How to survive a PhD journey Stellenbosch Business School Skip to main content
To earn a Doctor of Philosophy (PhD) in Business Management and Administration can be a very rewarding experience

To earn a Doctor of Philosophy (PhD) in Business Management and Administration can be a very rewarding experience, both for your personal and professional life. But starting a PhD can be a daunting experience. How do you know that you will be able to balance family life, your challenging career and the extensive research that needs to be done? Dr Jako Volschenk, an MBA alumnus of the University of Stellenbosch Business School (USB) who completed his PhD in 2016, shares some of the typical characteristics one must have to successfully complete a PhD:


It’s not difficult to guess that determination is a requirement. For most people, a PhD is the biggest single piece of work they would have attempted by the time they start on the journey. Many fail because they lose motivation, lose focus or life provides them with some other reason to stop. Resilience is a requirement; not a luxury. There are often only a handful of people that understand the lonely road you are walking, and hence you have to dig deep to keep going.

There are often only a handful of people that understand the lonely road you are walking, and hence you have to dig deep to keep going.

A good topic

A second requirement that the admissions panel looks for is a workable topic. Most topics change with time. An aspect of your topic that should be considered is the nature of the contribution. Your research can potentially make a contribution to:

1. Theory (you show that existing theory is limited);
2. Context (you show how the existing theory applies in a unique context); or
3. Method (you use a new method answer an old research question).

Prof Arthur Money, a facilitator of USB-ED‘s Doctoral Research Training Programme (DRTP), says there are only two requirements for a PhD. The first is to ask a good and interesting question and the second is to answer the question with oomph, i.e. with good numbers, good arguments and good stories.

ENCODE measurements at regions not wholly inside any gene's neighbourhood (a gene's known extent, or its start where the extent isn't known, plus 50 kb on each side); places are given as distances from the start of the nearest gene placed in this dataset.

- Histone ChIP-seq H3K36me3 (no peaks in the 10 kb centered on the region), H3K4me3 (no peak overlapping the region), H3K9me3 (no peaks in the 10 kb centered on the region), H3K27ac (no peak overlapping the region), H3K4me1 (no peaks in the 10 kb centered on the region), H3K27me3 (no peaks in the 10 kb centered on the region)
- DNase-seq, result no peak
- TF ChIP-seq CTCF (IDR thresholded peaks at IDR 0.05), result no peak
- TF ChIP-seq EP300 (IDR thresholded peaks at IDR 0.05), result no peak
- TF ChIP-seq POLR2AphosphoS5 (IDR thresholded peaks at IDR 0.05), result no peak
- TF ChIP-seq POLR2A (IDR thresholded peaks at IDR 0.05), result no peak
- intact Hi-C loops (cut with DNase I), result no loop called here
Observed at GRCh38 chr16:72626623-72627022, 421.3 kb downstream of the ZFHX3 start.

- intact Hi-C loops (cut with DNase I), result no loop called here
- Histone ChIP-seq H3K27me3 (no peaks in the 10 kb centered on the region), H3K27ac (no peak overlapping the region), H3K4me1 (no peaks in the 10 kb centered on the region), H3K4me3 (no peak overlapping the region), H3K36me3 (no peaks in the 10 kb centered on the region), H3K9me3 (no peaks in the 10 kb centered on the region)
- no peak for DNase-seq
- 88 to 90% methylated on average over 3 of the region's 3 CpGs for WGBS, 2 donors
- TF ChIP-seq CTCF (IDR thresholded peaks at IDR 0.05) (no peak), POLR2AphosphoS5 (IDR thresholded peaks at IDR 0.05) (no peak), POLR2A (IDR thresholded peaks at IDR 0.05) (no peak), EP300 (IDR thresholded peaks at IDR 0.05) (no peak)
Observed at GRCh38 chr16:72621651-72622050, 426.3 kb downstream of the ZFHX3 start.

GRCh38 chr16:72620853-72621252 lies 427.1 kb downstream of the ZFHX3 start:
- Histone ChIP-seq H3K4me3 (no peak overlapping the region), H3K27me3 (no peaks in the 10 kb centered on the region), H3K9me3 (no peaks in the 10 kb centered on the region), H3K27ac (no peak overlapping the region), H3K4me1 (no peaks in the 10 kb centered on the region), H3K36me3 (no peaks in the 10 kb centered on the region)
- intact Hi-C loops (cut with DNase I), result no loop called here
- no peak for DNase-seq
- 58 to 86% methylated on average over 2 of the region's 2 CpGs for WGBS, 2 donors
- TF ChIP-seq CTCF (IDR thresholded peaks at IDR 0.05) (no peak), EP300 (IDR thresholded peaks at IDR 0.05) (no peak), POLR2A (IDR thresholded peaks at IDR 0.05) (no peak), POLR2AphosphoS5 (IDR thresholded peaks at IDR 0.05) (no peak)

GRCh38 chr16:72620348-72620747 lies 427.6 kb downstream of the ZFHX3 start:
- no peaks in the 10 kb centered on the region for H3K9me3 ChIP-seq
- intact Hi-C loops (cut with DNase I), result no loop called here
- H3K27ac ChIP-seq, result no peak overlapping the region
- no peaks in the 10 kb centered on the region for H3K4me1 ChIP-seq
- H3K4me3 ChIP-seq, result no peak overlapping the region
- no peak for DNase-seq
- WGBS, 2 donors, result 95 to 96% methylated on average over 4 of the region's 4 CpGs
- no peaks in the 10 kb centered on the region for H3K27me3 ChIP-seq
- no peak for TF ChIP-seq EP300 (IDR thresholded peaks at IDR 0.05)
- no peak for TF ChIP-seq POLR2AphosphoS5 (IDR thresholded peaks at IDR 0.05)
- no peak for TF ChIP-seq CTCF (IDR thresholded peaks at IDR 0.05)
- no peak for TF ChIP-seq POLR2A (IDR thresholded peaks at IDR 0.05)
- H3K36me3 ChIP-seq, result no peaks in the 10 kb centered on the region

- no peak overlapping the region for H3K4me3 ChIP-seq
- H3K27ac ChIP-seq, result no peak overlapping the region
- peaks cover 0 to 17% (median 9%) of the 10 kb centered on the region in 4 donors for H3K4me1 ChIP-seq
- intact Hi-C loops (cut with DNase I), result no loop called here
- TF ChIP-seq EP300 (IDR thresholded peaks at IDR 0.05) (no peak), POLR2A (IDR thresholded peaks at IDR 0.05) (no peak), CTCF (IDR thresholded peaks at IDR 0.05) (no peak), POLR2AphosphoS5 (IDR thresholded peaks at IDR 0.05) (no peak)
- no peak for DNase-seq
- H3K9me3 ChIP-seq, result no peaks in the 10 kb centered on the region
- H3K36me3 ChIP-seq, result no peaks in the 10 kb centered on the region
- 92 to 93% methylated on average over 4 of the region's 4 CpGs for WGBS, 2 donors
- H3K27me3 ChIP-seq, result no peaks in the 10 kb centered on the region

A third requirement for successfully completing a PhD is access to data, information, or people that can answer your research question. In my experience, most students, regardless of their degree programme, do not consider access to data sufficiently. And this small little aspect can often cause you the most delay.


Lastly, when starting a PhD, you have to think very carefully about the reason you endeavour on this journey. Some do it for their egos. Just remember that your ego will receive a number of massive knocks along the way. Academics at the PhD colloquia can be ruthless and if you wish to always be right, it will be a bumpy road. Another reason for doing a PhD is that you have something to say to the world. It does not take much digging to establish that very little in the world is new. Don’t get me wrong, a minute contribution is all you need to make. But it takes humility to continue when you realise that the massive contribution to humanity that you envisioned has turned out to be barely visible to the untrained eye.Some people believe you have to be super smart to do a PhD. In fact, the admissions committee will consider your intellectual ability when admitting you on the PhD programme. Yet, I can concur with a mentor from many years back who told me it had less to do with my intellect than my ability to keep my bum glued to my chair.

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